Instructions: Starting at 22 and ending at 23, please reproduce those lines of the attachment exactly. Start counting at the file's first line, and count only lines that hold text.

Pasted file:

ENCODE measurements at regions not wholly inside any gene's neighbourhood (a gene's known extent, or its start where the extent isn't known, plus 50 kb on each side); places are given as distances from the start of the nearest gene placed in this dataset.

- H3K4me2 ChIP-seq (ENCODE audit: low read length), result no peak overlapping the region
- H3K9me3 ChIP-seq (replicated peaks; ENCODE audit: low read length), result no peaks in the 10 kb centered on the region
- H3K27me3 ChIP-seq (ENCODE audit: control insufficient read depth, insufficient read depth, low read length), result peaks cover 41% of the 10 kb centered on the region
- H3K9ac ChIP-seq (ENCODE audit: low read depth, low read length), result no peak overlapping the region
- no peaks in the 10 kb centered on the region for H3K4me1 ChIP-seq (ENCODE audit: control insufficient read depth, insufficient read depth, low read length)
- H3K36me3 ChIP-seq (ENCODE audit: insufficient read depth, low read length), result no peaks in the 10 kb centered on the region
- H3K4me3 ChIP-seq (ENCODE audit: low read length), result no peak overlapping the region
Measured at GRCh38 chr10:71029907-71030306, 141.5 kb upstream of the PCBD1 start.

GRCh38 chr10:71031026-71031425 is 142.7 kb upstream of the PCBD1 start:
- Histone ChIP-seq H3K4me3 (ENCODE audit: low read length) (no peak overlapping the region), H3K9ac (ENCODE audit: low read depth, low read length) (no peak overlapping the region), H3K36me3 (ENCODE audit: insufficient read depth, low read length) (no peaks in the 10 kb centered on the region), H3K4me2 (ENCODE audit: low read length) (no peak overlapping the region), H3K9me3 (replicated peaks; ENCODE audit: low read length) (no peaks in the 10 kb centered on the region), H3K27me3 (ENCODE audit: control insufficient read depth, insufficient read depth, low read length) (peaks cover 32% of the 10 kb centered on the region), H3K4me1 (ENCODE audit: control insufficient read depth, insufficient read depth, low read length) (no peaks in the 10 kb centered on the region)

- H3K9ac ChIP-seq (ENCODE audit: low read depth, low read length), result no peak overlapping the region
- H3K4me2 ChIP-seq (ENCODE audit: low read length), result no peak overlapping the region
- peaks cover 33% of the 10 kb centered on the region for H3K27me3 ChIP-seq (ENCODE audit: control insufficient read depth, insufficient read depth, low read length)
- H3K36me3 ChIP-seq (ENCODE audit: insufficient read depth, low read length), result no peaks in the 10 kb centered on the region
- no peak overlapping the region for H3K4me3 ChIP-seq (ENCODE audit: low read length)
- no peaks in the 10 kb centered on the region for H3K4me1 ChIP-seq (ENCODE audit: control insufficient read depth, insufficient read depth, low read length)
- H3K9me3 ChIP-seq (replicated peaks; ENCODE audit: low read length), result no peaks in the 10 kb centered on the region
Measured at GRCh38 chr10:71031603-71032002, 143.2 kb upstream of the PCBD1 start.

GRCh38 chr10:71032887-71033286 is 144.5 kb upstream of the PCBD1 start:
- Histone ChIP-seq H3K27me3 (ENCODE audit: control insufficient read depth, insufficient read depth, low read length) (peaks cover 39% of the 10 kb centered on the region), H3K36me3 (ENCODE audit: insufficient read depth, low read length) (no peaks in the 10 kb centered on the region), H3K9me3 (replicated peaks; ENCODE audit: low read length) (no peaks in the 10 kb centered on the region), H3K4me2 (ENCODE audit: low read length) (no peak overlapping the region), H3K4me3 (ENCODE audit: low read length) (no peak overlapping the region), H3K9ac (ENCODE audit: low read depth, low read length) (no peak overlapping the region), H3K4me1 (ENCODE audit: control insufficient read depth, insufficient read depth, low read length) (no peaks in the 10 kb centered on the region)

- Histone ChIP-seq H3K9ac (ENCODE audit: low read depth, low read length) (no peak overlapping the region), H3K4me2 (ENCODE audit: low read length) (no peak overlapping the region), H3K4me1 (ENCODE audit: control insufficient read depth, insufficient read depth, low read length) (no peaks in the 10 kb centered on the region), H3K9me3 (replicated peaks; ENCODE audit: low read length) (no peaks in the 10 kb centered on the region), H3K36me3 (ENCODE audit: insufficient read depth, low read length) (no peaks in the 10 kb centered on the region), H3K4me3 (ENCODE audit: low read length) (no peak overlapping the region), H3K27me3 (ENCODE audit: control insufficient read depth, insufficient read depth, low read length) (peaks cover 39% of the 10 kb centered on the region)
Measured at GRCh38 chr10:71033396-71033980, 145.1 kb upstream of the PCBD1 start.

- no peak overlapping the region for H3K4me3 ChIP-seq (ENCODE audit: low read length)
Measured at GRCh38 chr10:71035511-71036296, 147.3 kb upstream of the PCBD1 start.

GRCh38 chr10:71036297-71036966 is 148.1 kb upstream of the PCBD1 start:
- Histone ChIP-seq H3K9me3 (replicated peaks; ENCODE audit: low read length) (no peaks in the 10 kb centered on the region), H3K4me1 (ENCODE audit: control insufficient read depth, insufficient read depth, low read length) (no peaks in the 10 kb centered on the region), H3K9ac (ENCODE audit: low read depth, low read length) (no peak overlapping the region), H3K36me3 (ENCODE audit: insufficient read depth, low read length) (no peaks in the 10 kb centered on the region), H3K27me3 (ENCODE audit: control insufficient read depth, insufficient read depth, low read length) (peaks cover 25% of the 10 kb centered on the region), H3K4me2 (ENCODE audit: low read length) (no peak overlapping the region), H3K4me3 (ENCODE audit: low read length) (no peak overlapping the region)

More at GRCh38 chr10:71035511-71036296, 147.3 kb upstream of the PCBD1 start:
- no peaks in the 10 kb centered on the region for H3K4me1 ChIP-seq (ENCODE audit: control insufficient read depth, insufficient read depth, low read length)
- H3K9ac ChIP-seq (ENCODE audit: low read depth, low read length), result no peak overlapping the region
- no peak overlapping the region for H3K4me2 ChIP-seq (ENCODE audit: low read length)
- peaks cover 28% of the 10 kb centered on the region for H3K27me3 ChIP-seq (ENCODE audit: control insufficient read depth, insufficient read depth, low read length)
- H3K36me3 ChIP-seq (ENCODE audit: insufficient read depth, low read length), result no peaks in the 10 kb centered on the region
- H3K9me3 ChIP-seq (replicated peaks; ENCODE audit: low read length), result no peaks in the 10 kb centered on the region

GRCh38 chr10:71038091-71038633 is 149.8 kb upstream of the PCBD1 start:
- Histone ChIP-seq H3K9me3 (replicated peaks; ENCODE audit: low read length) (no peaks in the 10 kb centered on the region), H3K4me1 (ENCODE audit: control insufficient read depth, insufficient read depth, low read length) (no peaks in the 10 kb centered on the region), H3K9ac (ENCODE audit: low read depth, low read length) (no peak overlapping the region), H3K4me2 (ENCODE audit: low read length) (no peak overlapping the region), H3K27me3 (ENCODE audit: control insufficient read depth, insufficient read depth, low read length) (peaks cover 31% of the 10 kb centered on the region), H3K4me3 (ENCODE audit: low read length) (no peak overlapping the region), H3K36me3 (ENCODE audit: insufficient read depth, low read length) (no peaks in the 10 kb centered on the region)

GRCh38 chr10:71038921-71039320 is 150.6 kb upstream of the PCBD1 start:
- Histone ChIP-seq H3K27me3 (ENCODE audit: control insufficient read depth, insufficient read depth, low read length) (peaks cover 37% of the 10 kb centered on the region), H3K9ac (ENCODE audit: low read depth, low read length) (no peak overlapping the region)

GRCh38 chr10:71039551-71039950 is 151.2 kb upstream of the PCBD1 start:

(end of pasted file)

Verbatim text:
- Histone ChIP-seq H3K9ac (ENCODE audit: low read depth, low read length) (no peak overlapping the region), H3K4me2 (ENCODE audit: low read length) (no peak overlapping the region), H3K4me1 (ENCODE audit: control insufficient read depth, insufficient read depth, low read length) (no peaks in the 10 kb centered on the region), H3K9me3 (replicated peaks; ENCODE audit: low read length) (no peaks in the 10 kb centered on the region), H3K36me3 (ENCODE audit: insufficient read depth, low read length) (no peaks in the 10 kb centered on the region), H3K4me3 (ENCODE audit: low read length) (no peak overlapping the region), H3K27me3 (ENCODE audit: control insufficient read depth, insufficient read depth, low read length) (peaks cover 39% of the 10 kb centered on the region)
Measured at GRCh38 chr10:71033396-71033980, 145.1 kb upstream of the PCBD1 start.